Pretty fancy, huh?
Sure, they looked better in the magazine. I think it has to do with the chopped hard boiled egg on top...because the five eggs in the recipe clearly weren't enough.
I based the recipe on one using only spinach from the March, 1972 Gourmet Magazine. My timables are shorter, and I skipped the tomato slice and hard boiled egg topping, but it was still a lovely way to serve green vegetables. I just couldn't face a green bean casserole, even with fresh beans, and homemade sauce. Mr. Eat The Blog likes it, and for years I would make it for him. After sixteen years I figured it would be OK if I skipped it this year. I don't think he noticed.
You can do this with all spinach, but I wouldn't do all pea shoots, or rocket. I think that would be too assertive. I used about a cup of each, and that provided a good balance.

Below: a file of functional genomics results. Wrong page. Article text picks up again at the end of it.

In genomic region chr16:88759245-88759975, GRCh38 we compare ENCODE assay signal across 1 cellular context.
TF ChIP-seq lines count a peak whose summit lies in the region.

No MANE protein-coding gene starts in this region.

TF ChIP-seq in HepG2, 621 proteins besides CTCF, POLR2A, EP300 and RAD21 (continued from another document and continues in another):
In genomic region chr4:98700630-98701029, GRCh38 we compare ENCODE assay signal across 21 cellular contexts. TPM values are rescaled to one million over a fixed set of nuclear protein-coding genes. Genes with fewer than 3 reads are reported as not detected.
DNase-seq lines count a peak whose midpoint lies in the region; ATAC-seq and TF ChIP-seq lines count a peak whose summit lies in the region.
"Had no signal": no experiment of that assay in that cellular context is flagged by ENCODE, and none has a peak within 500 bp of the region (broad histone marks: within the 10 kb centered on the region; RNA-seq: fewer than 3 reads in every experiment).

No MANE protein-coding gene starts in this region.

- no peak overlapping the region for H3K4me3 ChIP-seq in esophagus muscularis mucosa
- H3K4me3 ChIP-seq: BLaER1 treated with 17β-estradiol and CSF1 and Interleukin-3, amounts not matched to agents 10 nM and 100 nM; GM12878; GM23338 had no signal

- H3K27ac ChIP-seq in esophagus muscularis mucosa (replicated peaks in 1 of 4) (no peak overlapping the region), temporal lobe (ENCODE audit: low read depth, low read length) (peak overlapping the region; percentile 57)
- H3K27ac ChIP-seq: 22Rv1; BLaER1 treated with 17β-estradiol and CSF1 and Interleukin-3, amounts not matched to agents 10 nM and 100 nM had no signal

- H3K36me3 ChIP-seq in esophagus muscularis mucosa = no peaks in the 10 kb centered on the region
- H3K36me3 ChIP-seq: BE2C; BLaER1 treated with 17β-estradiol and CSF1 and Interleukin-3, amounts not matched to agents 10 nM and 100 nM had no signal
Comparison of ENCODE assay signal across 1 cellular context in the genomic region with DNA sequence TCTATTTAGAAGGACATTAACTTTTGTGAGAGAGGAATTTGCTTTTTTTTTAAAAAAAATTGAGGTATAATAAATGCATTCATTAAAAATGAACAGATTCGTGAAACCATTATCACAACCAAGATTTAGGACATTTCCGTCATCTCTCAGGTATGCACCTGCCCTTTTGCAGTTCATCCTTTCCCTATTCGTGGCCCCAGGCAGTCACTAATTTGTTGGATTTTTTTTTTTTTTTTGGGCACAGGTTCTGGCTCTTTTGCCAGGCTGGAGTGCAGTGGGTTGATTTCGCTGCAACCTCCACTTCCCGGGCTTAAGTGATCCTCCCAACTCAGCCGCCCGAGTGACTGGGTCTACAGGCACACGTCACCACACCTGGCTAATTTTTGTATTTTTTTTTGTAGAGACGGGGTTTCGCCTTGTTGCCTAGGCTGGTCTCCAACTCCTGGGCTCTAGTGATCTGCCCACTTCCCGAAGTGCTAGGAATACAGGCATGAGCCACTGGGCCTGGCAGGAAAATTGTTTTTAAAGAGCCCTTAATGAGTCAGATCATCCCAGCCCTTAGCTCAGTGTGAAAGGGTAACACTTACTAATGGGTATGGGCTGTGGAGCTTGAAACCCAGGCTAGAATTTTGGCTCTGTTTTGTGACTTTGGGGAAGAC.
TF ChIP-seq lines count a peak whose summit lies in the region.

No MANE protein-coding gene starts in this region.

After cooking these kept warm in a toaster oven until I was ready to serve them without drying out or becoming soft. That's convenient when you're trying to time an elaborate dinner. I kept them warming a good fifteen minutes with no ill effects.
You Will Need:
3 cups cooked, squeezed and dried spinach-chopped well. Or substitute other greens as you like.
1/4 cup finely minced onion
1/4 cup butter
1 cup light cream (half and half)
4 large eggs plus 1 yolk
Salt, Pepper, Nutmeg to taste
Butter 6 large ramekins generously. Place them in a deep pan. Preheat oven to 325 degrees and set some water to boil for the pan-it will need to come 2/3 way up sides of ramekins.
In a heavy saucepan, melt the butter and cook the onion until it softens. Add the dried greens/spinach and cook until well-coated. Add the cream slowly and cook until cream is reduced and thickened. Spinach should absorb most of it.
Remove to a bowl and cool ten minutes.
In a large bowl, beat the eggs lightly and add the salt, pepper and nutmeg. Add the spinach and mix well. Spoon into ramekins and set in pan. Pour water in carefully and bake about 25 minutes or until they are set and puffed. Remove from water and keep warm until ready to serve. Unmould by running a knife around the edge and inverting onto a plate